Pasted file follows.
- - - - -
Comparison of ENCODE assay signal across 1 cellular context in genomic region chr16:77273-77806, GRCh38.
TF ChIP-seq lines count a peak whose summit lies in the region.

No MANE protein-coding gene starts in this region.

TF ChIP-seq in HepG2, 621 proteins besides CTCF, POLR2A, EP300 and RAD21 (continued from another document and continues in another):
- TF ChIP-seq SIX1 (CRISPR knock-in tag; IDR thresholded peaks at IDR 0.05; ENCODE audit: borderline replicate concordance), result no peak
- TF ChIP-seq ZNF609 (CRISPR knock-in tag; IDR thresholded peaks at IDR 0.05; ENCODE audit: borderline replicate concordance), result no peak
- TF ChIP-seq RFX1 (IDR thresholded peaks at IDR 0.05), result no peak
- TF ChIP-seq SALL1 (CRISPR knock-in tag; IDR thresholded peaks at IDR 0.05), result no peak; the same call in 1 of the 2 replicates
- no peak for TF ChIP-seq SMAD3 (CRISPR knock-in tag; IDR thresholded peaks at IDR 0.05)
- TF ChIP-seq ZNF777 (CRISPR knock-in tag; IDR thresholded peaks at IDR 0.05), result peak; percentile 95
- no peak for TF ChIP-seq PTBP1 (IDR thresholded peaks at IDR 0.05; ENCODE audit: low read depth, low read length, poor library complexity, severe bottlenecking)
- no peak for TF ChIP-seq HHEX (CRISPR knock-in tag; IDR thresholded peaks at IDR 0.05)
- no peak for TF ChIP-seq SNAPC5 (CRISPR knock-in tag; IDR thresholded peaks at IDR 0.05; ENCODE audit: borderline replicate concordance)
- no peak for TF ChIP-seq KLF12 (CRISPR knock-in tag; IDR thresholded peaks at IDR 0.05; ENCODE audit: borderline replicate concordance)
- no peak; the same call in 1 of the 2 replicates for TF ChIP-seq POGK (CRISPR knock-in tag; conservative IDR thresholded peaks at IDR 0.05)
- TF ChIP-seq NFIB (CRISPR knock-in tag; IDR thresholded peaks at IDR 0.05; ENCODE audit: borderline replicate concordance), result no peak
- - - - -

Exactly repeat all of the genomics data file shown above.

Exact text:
Comparison of ENCODE assay signal across 1 cellular context in genomic region chr16:77273-77806, GRCh38.
TF ChIP-seq lines count a peak whose summit lies in the region.

No MANE protein-coding gene starts in this region.

TF ChIP-seq in HepG2, 621 proteins besides CTCF, POLR2A, EP300 and RAD21 (continued from another document and continues in another):
- TF ChIP-seq SIX1 (CRISPR knock-in tag; IDR thresholded peaks at IDR 0.05; ENCODE audit: borderline replicate concordance), result no peak
- TF ChIP-seq ZNF609 (CRISPR knock-in tag; IDR thresholded peaks at IDR 0.05; ENCODE audit: borderline replicate concordance), result no peak
- TF ChIP-seq RFX1 (IDR thresholded peaks at IDR 0.05), result no peak
- TF ChIP-seq SALL1 (CRISPR knock-in tag; IDR thresholded peaks at IDR 0.05), result no peak; the same call in 1 of the 2 replicates
- no peak for TF ChIP-seq SMAD3 (CRISPR knock-in tag; IDR thresholded peaks at IDR 0.05)
- TF ChIP-seq ZNF777 (CRISPR knock-in tag; IDR thresholded peaks at IDR 0.05), result peak; percentile 95
- no peak for TF ChIP-seq PTBP1 (IDR thresholded peaks at IDR 0.05; ENCODE audit: low read depth, low read length, poor library complexity, severe bottlenecking)
- no peak for TF ChIP-seq HHEX (CRISPR knock-in tag; IDR thresholded peaks at IDR 0.05)
- no peak for TF ChIP-seq SNAPC5 (CRISPR knock-in tag; IDR thresholded peaks at IDR 0.05; ENCODE audit: borderline replicate concordance)
- no peak for TF ChIP-seq KLF12 (CRISPR knock-in tag; IDR thresholded peaks at IDR 0.05; ENCODE audit: borderline replicate concordance)
- no peak; the same call in 1 of the 2 replicates for TF ChIP-seq POGK (CRISPR knock-in tag; conservative IDR thresholded peaks at IDR 0.05)
- TF ChIP-seq NFIB (CRISPR knock-in tag; IDR thresholded peaks at IDR 0.05; ENCODE audit: borderline replicate concordance), result no peak